I remember, as a kid, listening to the start of this song over and over again – A Hard Day’s Night was something my parents had on vinyl, which also fascinated me as a kid – because it sounded “wrong” for some reason, but not in a bad way. Listening to it again now, I immediately understand what it is that I couldn’t work out back then: it’s the way that the “Woah-oh-” splits for the “aaaaaah” in a way you both expect (the high note) and don’t (the low), and that it’s immediately followed by a repetition, instead of some kind of climax; maybe it’s just me, but the opening feels like it should go higher, and longer or just differently. In what is otherwise a straightforward early-mid period Beatles tune, it’s an unexpected break from the norm.
Talking about the period, we’re still in the period where Beatle lyrics are far less interesting than the music they relax in, and this song is a great example (with the exception of the “please/triviality” rhyme); lots of “come on”s, cliches (“I’m gonna love her till the cows come home,” John? Really?) and misogyny (“I gotta whole lotta things to tell her/When I get home” and “I’ll love her more/Till I walk out that door/Again”), all made infinitely more palatable than it has any right to be by the rawness of the vocals (There’s a sexiness and energy there that still thrills today; I can only imagine what it felt like back then, when this was all new and somewhat alien).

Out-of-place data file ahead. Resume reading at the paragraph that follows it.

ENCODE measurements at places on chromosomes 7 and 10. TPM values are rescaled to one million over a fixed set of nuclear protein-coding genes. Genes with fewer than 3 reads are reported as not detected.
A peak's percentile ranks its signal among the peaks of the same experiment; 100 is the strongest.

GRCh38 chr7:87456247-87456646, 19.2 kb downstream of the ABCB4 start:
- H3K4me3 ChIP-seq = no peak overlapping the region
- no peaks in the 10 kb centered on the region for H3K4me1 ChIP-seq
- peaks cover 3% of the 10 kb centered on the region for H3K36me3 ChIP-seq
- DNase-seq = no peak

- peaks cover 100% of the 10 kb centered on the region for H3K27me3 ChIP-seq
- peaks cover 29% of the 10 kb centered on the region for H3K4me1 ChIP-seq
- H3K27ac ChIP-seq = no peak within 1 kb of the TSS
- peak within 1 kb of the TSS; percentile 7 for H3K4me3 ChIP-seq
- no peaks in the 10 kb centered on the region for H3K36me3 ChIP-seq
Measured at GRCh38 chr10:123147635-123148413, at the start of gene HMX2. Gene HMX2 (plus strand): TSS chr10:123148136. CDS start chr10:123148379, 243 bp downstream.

Overall, “When I Get Home” is weirdly… short, perhaps, but maybe I mean weightless or empty; there’s very little here, and every time I hear it, I always feel slightly disappointed not only that it doesn’t live up to that opening – That’s the main hook, and when that part isn’t happening, you’re waiting and hoping it returns throughout the entire thing – but that it’s over so soon and without actually doing anything. It’s like a wasted opportunity more than a complete song, in a lot of ways, but that might be the kind of thing that has to happen when you’re gearing up to create new things.